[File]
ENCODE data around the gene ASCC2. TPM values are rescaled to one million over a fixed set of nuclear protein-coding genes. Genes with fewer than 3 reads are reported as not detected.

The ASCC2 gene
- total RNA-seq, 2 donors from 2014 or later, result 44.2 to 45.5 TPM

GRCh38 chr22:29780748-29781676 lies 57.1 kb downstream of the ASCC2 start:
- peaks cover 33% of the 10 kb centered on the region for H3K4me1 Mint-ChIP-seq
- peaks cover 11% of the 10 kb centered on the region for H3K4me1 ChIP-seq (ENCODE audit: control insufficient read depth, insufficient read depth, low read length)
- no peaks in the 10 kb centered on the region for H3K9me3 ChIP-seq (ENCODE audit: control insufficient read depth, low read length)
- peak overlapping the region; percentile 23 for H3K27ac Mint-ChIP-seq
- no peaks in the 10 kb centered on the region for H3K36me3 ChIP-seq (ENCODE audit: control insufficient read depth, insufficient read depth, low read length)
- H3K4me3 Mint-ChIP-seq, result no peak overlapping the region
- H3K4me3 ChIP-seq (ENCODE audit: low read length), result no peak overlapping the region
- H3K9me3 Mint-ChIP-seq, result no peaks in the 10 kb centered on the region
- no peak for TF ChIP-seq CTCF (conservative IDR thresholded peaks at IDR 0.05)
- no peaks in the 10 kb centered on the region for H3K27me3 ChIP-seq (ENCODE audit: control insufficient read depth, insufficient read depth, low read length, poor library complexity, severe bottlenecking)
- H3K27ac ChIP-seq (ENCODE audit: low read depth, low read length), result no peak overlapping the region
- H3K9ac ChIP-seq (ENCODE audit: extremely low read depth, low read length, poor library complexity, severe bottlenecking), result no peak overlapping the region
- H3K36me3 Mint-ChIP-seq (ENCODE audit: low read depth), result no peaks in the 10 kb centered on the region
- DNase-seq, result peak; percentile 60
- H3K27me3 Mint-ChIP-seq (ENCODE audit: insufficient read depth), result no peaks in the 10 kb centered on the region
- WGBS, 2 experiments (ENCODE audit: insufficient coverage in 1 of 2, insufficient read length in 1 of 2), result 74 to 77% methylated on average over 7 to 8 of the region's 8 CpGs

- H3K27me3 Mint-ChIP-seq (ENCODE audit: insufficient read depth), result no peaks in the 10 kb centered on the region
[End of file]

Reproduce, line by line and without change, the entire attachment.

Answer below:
ENCODE data around the gene ASCC2. TPM values are rescaled to one million over a fixed set of nuclear protein-coding genes. Genes with fewer than 3 reads are reported as not detected.

The ASCC2 gene
- total RNA-seq, 2 donors from 2014 or later, result 44.2 to 45.5 TPM

GRCh38 chr22:29780748-29781676 lies 57.1 kb downstream of the ASCC2 start:
- peaks cover 33% of the 10 kb centered on the region for H3K4me1 Mint-ChIP-seq
- peaks cover 11% of the 10 kb centered on the region for H3K4me1 ChIP-seq (ENCODE audit: control insufficient read depth, insufficient read depth, low read length)
- no peaks in the 10 kb centered on the region for H3K9me3 ChIP-seq (ENCODE audit: control insufficient read depth, low read length)
- peak overlapping the region; percentile 23 for H3K27ac Mint-ChIP-seq
- no peaks in the 10 kb centered on the region for H3K36me3 ChIP-seq (ENCODE audit: control insufficient read depth, insufficient read depth, low read length)
- H3K4me3 Mint-ChIP-seq, result no peak overlapping the region
- H3K4me3 ChIP-seq (ENCODE audit: low read length), result no peak overlapping the region
- H3K9me3 Mint-ChIP-seq, result no peaks in the 10 kb centered on the region
- no peak for TF ChIP-seq CTCF (conservative IDR thresholded peaks at IDR 0.05)
- no peaks in the 10 kb centered on the region for H3K27me3 ChIP-seq (ENCODE audit: control insufficient read depth, insufficient read depth, low read length, poor library complexity, severe bottlenecking)
- H3K27ac ChIP-seq (ENCODE audit: low read depth, low read length), result no peak overlapping the region
- H3K9ac ChIP-seq (ENCODE audit: extremely low read depth, low read length, poor library complexity, severe bottlenecking), result no peak overlapping the region
- H3K36me3 Mint-ChIP-seq (ENCODE audit: low read depth), result no peaks in the 10 kb centered on the region
- DNase-seq, result peak; percentile 60
- H3K27me3 Mint-ChIP-seq (ENCODE audit: insufficient read depth), result no peaks in the 10 kb centered on the region
- WGBS, 2 experiments (ENCODE audit: insufficient coverage in 1 of 2, insufficient read length in 1 of 2), result 74 to 77% methylated on average over 7 to 8 of the region's 8 CpGs

- H3K27me3 Mint-ChIP-seq (ENCODE audit: insufficient read depth), result no peaks in the 10 kb centered on the region